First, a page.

Back in 2005, a younger (23 vs. 29), more radical version of myself wrote a post here called [End govenment arts funding now!](http://benhourigan.com/archives/2005/02/28/end-government-arts-funding/). I’ve recently discovered that Kyle Cullings has linked to the post on his own blog, as part of a March 2011 post called [Are the arts worth 80 cents per year?](http://gullings.blogspot.com/2011/03/are-arts-worth-80-cents-per-year.html).
Lest anyone should think me a despicable, dogmatic righty, let it be known that my opinions have softened somewhat in the intervening years. I posted a response to Kyle this afternoon, and reproduce the comment (in slightly extended form) below.
Hi, Kyle. Thanks for linking back to this.
My attitude to has changed somewhat in the time since I wrote the post you mentioned.
While I maintain my moral objection to taxation, particularly for spending on things that one would consider luxuries, I’m probably more concerned about the fate of the arts in Australia than I was back then in 2005.
As of now, currency appreciation and a real estate bubble have made Australian cities some of the most expensive places in the world to live. Cities are great hubs of human endeavor, the places where you’d expect art to prosper. But as art practice doesn’t often deliver great earnings for most, if our cities get too expensive it robs more and more people of the chance to choose art as a career. (I mean art in a broad sense, here–not just visual arts).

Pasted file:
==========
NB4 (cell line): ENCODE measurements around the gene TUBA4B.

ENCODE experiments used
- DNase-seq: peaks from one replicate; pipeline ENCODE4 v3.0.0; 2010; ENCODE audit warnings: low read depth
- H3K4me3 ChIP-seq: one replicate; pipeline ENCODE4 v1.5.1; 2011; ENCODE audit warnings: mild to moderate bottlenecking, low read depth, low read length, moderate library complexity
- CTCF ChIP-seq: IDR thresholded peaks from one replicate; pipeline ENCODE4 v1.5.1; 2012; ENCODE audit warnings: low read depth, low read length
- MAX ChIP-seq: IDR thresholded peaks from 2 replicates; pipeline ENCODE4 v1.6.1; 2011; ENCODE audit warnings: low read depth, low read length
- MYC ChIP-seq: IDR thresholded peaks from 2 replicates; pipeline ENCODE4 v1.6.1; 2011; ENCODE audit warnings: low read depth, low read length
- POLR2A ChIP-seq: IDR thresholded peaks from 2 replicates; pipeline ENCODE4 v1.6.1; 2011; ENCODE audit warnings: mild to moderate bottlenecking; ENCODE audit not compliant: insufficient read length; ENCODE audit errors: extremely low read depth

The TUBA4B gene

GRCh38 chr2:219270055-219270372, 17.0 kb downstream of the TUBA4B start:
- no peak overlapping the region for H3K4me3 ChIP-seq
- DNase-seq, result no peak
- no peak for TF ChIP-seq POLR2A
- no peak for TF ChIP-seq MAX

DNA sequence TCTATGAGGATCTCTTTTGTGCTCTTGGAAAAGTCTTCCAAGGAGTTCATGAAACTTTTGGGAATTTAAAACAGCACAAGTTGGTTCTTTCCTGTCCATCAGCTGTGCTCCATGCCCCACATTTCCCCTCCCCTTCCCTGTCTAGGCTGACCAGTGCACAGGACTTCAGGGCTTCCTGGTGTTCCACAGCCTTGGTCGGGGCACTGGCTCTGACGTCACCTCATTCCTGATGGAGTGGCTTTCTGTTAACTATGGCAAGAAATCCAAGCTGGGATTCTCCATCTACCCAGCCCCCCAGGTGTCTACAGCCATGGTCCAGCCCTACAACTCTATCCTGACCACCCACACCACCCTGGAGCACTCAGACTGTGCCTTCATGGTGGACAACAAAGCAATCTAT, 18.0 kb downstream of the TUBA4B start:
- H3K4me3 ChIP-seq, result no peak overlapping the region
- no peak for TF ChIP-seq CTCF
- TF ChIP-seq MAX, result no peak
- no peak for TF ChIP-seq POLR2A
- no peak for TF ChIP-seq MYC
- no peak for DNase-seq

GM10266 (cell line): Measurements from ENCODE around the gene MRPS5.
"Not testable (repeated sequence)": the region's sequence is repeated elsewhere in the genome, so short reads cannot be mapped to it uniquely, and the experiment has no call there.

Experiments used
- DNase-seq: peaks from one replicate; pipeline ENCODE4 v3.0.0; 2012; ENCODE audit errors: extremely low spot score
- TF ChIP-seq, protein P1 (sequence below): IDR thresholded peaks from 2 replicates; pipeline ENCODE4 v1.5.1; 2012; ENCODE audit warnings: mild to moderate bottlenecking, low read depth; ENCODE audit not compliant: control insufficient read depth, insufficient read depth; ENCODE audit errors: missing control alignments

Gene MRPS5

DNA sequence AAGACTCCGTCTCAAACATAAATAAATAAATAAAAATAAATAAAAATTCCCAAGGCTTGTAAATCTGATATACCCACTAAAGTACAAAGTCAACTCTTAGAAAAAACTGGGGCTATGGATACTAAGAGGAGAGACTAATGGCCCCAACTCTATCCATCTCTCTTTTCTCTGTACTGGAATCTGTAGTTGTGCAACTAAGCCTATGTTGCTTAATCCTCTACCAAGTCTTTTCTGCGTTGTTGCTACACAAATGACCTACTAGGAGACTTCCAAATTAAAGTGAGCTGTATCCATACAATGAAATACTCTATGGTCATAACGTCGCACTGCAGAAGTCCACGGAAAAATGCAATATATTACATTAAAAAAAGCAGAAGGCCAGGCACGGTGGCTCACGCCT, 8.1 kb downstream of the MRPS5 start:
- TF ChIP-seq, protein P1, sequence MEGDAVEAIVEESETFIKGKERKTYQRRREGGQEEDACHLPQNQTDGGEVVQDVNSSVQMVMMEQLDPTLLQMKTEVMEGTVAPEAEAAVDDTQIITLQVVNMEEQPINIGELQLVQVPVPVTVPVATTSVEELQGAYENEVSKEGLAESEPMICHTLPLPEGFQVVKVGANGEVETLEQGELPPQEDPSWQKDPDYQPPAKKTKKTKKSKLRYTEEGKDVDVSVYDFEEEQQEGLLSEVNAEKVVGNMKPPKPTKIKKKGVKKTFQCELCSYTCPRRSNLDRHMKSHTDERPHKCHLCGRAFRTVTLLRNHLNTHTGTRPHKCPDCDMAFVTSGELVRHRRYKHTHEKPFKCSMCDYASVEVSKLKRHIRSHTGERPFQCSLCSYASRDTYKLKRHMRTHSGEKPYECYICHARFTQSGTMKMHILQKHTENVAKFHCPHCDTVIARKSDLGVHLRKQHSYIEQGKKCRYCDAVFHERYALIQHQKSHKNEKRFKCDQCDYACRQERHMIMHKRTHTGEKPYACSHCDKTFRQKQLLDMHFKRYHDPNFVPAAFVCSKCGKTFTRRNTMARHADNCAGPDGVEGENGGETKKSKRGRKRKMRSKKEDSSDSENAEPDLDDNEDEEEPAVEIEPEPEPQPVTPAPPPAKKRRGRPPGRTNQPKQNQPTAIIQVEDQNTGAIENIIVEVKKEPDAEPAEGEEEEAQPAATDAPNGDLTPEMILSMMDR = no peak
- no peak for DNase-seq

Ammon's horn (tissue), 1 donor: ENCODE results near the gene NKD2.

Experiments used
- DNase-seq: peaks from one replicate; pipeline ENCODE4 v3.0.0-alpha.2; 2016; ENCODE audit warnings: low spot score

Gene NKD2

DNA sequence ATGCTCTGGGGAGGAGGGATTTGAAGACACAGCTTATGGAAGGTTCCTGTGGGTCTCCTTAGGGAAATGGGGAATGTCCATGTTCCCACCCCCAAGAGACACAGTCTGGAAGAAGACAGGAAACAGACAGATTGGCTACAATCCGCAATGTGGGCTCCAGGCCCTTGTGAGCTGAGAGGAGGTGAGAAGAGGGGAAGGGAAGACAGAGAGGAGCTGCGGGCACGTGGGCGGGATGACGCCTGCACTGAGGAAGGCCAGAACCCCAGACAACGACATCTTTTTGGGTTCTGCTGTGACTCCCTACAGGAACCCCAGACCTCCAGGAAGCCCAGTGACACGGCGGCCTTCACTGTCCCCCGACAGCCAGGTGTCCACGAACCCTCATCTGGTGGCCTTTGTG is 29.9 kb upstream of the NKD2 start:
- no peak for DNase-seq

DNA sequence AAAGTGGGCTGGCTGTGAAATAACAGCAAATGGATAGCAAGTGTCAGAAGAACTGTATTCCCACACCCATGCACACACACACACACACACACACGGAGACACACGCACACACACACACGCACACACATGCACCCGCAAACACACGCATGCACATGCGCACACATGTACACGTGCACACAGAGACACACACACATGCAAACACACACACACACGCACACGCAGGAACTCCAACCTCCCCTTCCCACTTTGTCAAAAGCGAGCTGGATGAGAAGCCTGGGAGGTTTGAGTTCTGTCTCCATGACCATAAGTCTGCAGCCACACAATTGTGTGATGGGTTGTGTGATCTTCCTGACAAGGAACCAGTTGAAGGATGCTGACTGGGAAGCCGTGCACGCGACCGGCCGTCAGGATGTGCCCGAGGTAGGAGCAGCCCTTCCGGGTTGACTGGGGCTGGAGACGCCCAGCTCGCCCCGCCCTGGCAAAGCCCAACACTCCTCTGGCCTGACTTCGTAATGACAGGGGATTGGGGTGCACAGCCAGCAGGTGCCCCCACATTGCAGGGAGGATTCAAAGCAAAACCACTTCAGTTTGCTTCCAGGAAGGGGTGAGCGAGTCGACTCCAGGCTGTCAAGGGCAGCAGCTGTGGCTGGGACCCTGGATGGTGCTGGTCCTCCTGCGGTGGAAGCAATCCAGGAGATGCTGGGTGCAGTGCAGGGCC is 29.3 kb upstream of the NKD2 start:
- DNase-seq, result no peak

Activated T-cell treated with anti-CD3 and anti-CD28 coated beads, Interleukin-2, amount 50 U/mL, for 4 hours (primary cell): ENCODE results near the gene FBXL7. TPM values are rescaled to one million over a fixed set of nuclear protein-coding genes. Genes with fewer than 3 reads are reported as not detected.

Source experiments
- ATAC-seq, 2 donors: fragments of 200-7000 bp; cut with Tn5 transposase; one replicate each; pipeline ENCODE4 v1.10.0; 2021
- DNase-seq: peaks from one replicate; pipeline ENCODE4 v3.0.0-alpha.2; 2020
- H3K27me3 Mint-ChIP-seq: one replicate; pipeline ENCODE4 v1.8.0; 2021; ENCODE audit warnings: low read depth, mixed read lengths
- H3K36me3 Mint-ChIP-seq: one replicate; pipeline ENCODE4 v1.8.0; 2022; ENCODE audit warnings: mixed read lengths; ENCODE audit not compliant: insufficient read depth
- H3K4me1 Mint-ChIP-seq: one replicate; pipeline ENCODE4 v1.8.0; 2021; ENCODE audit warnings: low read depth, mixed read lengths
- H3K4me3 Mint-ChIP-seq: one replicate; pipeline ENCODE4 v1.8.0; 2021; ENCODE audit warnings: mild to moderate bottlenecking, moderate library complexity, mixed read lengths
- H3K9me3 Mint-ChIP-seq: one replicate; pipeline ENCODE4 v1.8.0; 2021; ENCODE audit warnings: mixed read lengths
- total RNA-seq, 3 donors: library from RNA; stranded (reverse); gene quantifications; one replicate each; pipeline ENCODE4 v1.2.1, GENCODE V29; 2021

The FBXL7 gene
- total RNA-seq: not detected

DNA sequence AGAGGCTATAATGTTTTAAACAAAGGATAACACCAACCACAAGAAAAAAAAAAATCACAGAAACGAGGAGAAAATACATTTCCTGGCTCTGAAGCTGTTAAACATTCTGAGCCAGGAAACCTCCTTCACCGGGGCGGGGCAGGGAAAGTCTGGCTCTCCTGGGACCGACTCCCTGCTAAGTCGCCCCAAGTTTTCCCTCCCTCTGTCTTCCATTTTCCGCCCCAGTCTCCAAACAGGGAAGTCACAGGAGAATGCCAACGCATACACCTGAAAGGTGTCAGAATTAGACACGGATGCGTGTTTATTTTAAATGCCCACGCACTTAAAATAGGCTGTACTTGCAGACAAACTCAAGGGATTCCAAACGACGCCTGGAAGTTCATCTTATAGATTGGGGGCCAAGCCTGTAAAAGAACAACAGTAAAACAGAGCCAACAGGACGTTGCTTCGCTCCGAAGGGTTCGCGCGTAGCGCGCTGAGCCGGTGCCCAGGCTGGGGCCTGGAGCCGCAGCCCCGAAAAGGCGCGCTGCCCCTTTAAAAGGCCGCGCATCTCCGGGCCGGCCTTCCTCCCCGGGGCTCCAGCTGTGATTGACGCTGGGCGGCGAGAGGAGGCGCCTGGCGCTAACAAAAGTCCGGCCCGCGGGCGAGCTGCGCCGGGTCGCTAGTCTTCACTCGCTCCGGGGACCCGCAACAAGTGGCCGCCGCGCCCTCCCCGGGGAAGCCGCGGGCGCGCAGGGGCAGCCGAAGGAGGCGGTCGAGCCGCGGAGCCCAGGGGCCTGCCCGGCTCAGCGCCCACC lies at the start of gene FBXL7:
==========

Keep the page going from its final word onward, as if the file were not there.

Whatever I might think of the aesthetic or cultural merit of the projects or artists that get funded, then, I can’t help but think that arts funding is an important lifeline for struggling practitioners (those who can get it).
Of course, I’d prefer not to have to steal from people to fund art: if the government took care of its duties to keep living costs under control (by reducing housing supply constraints, for example) and to minimize the tax burden, perhaps we would have a better-calibrated economy that accommodated a broader range of life and career choices.
As it is, it looks like we’re creating a society where you have to focus on making a stack of money or you’re fucked. That, I shouldn’t need to tell anyone, is an exceptionally boring situation to be in.
Government usually favors the interests of those who spend their life in pursuit of a stability and prosperity that many artists are doomed to forgo, since their creative bent ruins them for the world of submission and compromise in which wage slaves win their mediocre fortunes. If anything, perhaps artists deserve a share of those 80 cents per year to compensate them for property price increases caused by the difficulty of getting approval for high-density development in our inner cities, and wrongheaded initiatives like the first home buyers’ grant.